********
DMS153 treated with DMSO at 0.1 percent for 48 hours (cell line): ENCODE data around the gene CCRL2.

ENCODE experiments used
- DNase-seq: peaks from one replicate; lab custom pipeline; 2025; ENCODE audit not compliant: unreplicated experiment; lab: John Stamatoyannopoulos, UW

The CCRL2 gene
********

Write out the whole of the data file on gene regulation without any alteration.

DMS153 treated with DMSO at 0.1 percent for 48 hours (cell line): ENCODE data around the gene CCRL2.

ENCODE experiments used
- DNase-seq: peaks from one replicate; lab custom pipeline; 2025; ENCODE audit not compliant: unreplicated experiment; lab: John Stamatoyannopoulos, UW

The CCRL2 gene